Used car tests

Used Audi R8 review

A full used buyer’s guide on the Audi R8 supercar covering the R8 Mk1 (2007-2015)

Audi’s first attempt at a supercar shook up the establishment and it continues to do so. With the earliest examples now a dozen years old, some reliability and build quality glitches are starting to appear. These can be expensive to fix, but this model is relatively cheap to buy and run compared with many rivals, and it’s proving to be made to a very high standard. Running an Aston, Porsche, Ferrari or Lamborghini is likely to tax your wallet at least as much, yet the Audi looks no less sensational than those alternatives, plus it’s just as fast and in some cases it’s more usable. However, if doing your homework matters plenty when buying an A3, at this level, it’s a whole lot more important.

Audi is no stranger to performance cars, but until the original R8 arrived in 2007 it had never tried to enter the supercar market. A raft of hot coupés, saloons and estates kicked off with the all-conquering Quattro in 1980, while the TT that first went on sale in 1998 was a landmark sports car.

Thanks to its Quattro division (later renamed Audi Sport), Audi catered well for anyone who wanted serious pace, but the company had never really managed to get the hang of brilliant all-round dynamics. The R8 changed that with its mid-engined configuration and lightweight construction, plus its searingly fast V8 and V10 engines.

It’s now been more than a decade since the original R8 launched, and the car makes for a relatively affordable buy – but what about the rest of the ownership package?

Models covered

  • • Audi R8 Mk1 (2007-2015) - Find a good one, and first Audi supercar is as impressive now as it was in 2007.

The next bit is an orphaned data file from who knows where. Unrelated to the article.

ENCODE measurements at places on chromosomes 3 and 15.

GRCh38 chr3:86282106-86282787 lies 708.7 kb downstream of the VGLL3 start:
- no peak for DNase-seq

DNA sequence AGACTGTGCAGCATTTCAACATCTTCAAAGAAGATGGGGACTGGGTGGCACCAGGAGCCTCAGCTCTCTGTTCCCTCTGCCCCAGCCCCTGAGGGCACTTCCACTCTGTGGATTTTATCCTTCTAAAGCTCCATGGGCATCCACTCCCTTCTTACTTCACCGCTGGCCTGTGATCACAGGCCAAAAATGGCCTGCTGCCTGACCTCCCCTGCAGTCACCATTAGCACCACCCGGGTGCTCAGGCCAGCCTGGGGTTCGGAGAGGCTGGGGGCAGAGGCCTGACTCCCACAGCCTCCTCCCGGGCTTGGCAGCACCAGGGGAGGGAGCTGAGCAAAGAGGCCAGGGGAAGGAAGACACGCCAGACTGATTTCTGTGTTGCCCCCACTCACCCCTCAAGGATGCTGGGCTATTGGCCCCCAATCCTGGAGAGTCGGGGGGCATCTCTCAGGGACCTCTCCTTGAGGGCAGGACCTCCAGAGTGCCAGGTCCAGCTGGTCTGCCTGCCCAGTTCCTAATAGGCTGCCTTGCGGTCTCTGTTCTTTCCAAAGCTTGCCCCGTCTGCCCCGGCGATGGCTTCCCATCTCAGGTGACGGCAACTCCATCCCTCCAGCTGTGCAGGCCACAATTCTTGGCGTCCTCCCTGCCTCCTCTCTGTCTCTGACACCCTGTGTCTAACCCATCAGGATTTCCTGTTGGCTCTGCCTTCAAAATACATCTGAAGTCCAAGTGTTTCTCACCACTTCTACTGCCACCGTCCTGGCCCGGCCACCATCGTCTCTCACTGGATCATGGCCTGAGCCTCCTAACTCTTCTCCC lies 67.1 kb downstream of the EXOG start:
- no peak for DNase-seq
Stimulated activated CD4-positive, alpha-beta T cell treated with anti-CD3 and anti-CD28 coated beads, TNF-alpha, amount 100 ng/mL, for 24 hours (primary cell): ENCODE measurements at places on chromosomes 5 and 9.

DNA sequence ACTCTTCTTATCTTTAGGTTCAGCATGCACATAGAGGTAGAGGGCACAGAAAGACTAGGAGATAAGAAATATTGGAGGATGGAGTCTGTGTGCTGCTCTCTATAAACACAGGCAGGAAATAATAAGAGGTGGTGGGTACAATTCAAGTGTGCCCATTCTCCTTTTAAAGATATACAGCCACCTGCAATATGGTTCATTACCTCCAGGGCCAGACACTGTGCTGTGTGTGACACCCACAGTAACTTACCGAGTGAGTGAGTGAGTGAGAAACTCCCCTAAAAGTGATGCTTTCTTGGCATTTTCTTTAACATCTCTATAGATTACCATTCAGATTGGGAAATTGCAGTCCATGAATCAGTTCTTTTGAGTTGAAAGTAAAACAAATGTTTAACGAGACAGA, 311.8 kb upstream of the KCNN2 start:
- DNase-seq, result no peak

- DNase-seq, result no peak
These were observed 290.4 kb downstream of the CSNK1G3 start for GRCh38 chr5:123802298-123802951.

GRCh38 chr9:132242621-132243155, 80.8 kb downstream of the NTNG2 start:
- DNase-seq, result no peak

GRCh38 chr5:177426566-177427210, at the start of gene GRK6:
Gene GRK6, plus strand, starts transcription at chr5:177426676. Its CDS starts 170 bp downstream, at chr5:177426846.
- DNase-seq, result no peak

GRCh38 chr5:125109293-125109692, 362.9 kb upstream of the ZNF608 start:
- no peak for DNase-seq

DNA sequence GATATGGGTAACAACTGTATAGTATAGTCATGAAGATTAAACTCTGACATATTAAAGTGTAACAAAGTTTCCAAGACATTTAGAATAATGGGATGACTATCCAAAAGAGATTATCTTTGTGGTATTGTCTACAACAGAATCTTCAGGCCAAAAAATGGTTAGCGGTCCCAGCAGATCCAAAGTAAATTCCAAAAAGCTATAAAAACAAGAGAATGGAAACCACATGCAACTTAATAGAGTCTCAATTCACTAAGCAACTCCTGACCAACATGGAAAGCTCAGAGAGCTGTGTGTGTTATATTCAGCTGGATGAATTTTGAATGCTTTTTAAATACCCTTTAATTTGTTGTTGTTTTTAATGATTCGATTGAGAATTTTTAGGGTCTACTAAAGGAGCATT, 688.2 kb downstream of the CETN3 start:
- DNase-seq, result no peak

Audi R8 Mk1


The R8 made its debut in 2003 as the Le Mans concept; the production car wasn’t unveiled until autumn 2006, while the first UK models arrived in spring 2007. At first there was only a 414bhp 4.2-litre V8 coupé, but by spring 2009 a 518bhp 5.2 V10 coupé had followed, then the V10 Spyder a year later.

The lighter, more powerful and more focused R8 GT V10 coupé was unveiled in summer 2010; a year later an R8 GT Spyder appeared. Only 35 of each came to the UK. A V8 Spyder launched in summer 2010, just before the V8 was upgraded to 424bhp. A revised R8 hit showrooms in July 2012 with standard LED headlights and heated seats, a slicker auto option and a top-spec V10 Plus edition (with 542bhp).

Audi R8 reviews

Audi R8 in-depth reviewAudi R8 V8 reviewAudi R8 V10 reviewAudi R8 V10 Plus reviewAudi R8 GT reviewAudi R8 Spyder in-depth reviewAudi R8 V8 Spyder reviewAudi R8 V10 Spyder review Audi R8 GT Spyder review

Which one should I buy?

It’s easy to assume that the ultimate version of the R8 is the one with the biggest engine, but while the V10 is searingly fast and sounds fantastic, in the real world it’s not much quicker than the V8, despite costing more to buy and run. And because the smaller engine is lighter, the V8 R8 feels better balanced; go for the V10 if you wish, but not because you feel you ought to.